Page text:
“Keeping It Ghastly” is a bi weekly article on Japanese horror comics which have English print editions. Some are from famous authors, others are from unknowns and underground artist circles. In any case, it’s going to be to a terrifying/awesome ride exploring the horror manga on our bookshelves!
*Ssssssnifffff* Smell that? That reek of sweat, urine, fetid organic material, steel, blood and adrenaline? That’s the smell of Blame! by Tsutomu Nihei, the H. R. Giger of Japanese industrial cyber-punk.
Finally, an intense sci-fi horror manga. Blame! vol 1-3 is a fast read despite the slowest burn of slow-burn stories, but my god does it have something going for it. Killy, our “protagonist” is a man of few words and industrial-survivalist fashion who is looking for the rarest of humans – net gene carriers – the only humans who are able to bridge the gap between the physical and the digital without dying. In his journey he encounters cyborgs, humanoids of every height and breeding, silicon beings, and humans of every evolutionary level. Machine and man live by every method of madness in the world of Blame!, and they all either want something of Killy. From robbing to allying to killing him, Killy must persevere in his journey despite the impossible odds stacked against him.
As Keith Johnson states in his essay, “Nihei Tsutomu and the Poetics of Space: Notes Toward a Cyberpunk Ecology”, “Architecture is (quite literally) a concretization of thought. What then, are we to make of Nihei’s architecture… [but the] mounting sense of architecture as profoundly inhuman”.1 This inhuman atmosphere of Blame! is central to the series’ appeal. Each page is populated with industrial scenery and angles so complex that it puts Akira and Metropolis to shame. This passion for architecture is in every panel of Nihei’s manga. The endless cityscapes, jointed and segmented “silicon lifeforms”, and bulky weaponry befits a Bladerunner spin-off, or a more serious Fifth Element sequel. Buried under thousands of stories of concrete, steel and wires the reader gets a sense of Killy’s confinement in his world. It is both claustrophobic and sprawling like a concrete version of the 2005 movie The Descent.
The world of Blame! works off of the inevitability of transhumanism, thus creating a meandering story that is both bleak, frightening and fascinating. Humanity will become the prey/power source of human-roboticism, which in turn will become the building blocks of silicon creatures, who in turn will becomes purely digital entities. The Net, as the internet is referred to in Blame!, is a higher realm that has built itself into a self-contained biosphere with its own ecosystem and life. Humanity has been outpaced by the evolutionary force of self-perpetuating machines, and now barely clings onto existence. It’s a bleak world that Blame! presents, but one in which humanity is too stubborn and angry to abandon.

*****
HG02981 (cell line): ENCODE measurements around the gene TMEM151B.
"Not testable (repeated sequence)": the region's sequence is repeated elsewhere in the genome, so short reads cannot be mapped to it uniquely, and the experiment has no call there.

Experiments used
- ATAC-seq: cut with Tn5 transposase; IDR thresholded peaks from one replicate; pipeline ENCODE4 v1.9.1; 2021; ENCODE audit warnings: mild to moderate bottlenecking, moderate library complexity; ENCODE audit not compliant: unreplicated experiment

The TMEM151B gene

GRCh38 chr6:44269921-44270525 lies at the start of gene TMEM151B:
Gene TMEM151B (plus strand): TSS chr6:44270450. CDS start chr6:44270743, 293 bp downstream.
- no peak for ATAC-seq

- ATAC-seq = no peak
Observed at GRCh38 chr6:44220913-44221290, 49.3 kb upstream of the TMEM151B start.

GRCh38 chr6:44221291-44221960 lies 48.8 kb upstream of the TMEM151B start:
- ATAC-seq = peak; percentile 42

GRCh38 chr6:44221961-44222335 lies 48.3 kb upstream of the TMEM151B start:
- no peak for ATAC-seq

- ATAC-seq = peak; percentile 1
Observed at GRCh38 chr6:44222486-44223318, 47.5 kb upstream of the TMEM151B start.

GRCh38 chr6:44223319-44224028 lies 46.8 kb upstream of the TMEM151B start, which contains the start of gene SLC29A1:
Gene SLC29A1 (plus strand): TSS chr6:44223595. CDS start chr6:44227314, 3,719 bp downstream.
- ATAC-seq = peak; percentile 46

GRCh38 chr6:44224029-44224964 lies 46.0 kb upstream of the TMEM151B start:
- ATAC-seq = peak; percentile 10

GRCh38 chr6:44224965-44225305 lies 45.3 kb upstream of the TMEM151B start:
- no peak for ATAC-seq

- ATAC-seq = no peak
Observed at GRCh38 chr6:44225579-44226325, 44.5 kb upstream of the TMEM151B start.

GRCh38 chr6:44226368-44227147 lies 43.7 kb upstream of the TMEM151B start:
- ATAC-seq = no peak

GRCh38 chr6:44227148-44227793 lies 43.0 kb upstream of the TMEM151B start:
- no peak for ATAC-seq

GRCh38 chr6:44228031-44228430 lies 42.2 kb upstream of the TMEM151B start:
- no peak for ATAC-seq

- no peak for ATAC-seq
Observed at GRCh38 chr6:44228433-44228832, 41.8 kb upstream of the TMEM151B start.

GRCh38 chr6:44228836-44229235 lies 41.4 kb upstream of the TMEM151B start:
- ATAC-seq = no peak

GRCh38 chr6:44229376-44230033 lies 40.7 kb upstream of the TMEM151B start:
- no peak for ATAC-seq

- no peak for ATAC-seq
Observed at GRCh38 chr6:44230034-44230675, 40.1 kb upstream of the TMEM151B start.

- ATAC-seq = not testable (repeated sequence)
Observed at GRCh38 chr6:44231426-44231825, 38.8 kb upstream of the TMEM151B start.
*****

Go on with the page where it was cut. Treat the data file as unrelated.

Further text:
Nihei clearly values the world he is creating over story structure since, in terms of plot, there isn’t much there. Drama is generated in Blame! when characters and creatures bump into each other. The dialogue is very sparse, and what words do occupy page space serve only to communicate only the most necessary information i.e. names, level numbers, directions to human colonies, etc. The episodic chapters of Blame! vol 1-3 could be read in any order without consequence. Really the only reason to read the books in chronological order is to keep track of Killy’s traveling companions and to create a linear time line as he travels farther and farther up the vertically stacked world-wide city. If you’re looking for the context of why Earth is now covered in an ever expanding, semi-sentient city or how the rift appeared between organic life and artificial then you had better be ready to invest in the whole series as well as the spin-offs. What little backstory is given is scattered in little pieces throughout Nihei’s works.
Blame! is the ground floor of Nihei’s cyberpunk skyscraper. From the intense and grimy world building of Blame! come a number of successive titles starting with Noise, the origin of the silicon creatures, then Biomega, which explores the zombie-esque transformation of humans into primitive silicon creatures. But wait, want to hear a real mind f**k? Nihei created a wolverine comic that takes place in a possible future Marvel universe that collides with Blame!. Yeah, in an AU timeline Wolverine battles cyborgs alongside the last bastion of humanity!
At present the now semi-defunct publisher Toykopop holds the rights to Blame!. As such the quality of the English printed version of Blame!, as well the availability of all 11 volumes, is suspect. Thankfully there is some hope, as omnibus versions of Blame! are available via Vertical Comics.
1 Johnson, Keith Leslie. “Southeast Review of Asian Studies”. Volume 35 (2013): 190-203.